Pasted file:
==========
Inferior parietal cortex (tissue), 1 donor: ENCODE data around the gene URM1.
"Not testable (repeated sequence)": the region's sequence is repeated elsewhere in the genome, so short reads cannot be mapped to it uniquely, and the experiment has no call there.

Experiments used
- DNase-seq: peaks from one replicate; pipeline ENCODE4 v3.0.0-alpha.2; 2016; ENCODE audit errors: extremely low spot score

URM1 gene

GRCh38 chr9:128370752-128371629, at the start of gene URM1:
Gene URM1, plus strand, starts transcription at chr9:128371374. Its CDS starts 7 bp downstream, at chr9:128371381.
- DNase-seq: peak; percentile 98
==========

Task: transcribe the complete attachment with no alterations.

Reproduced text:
Inferior parietal cortex (tissue), 1 donor: ENCODE data around the gene URM1.
"Not testable (repeated sequence)": the region's sequence is repeated elsewhere in the genome, so short reads cannot be mapped to it uniquely, and the experiment has no call there.

Experiments used
- DNase-seq: peaks from one replicate; pipeline ENCODE4 v3.0.0-alpha.2; 2016; ENCODE audit errors: extremely low spot score

URM1 gene

GRCh38 chr9:128370752-128371629, at the start of gene URM1:
Gene URM1, plus strand, starts transcription at chr9:128371374. Its CDS starts 7 bp downstream, at chr9:128371381.
- DNase-seq: peak; percentile 98